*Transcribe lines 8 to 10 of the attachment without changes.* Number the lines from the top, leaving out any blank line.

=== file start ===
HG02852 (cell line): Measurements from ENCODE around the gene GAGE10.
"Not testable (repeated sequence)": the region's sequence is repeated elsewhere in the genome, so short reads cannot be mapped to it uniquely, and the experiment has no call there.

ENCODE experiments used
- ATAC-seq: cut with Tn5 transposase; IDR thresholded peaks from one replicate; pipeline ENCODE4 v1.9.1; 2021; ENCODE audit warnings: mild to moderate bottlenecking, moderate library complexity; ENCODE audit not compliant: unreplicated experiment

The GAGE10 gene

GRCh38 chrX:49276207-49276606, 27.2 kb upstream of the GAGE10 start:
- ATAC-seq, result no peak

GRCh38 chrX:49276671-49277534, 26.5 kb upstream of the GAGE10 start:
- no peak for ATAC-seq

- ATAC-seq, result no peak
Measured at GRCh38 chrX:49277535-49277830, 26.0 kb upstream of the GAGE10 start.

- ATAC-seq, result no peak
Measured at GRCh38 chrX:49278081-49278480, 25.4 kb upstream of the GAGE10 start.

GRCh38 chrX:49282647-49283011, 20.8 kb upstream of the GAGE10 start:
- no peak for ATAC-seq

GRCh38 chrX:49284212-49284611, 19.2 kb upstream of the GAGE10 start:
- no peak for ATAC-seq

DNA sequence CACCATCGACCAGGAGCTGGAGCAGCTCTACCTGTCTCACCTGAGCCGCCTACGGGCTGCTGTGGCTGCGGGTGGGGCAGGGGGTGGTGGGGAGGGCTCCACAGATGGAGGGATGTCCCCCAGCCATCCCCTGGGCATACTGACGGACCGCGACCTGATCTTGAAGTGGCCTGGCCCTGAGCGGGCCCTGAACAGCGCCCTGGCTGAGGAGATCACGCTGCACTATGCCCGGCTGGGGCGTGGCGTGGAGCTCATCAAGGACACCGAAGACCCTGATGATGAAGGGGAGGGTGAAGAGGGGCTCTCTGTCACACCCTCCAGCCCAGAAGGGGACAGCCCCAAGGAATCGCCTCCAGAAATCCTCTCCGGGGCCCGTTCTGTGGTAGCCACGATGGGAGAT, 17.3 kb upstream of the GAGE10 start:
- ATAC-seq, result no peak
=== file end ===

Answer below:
GRCh38 chrX:49276671-49277534, 26.5 kb upstream of the GAGE10 start:
- no peak for ATAC-seq

- ATAC-seq, result no peak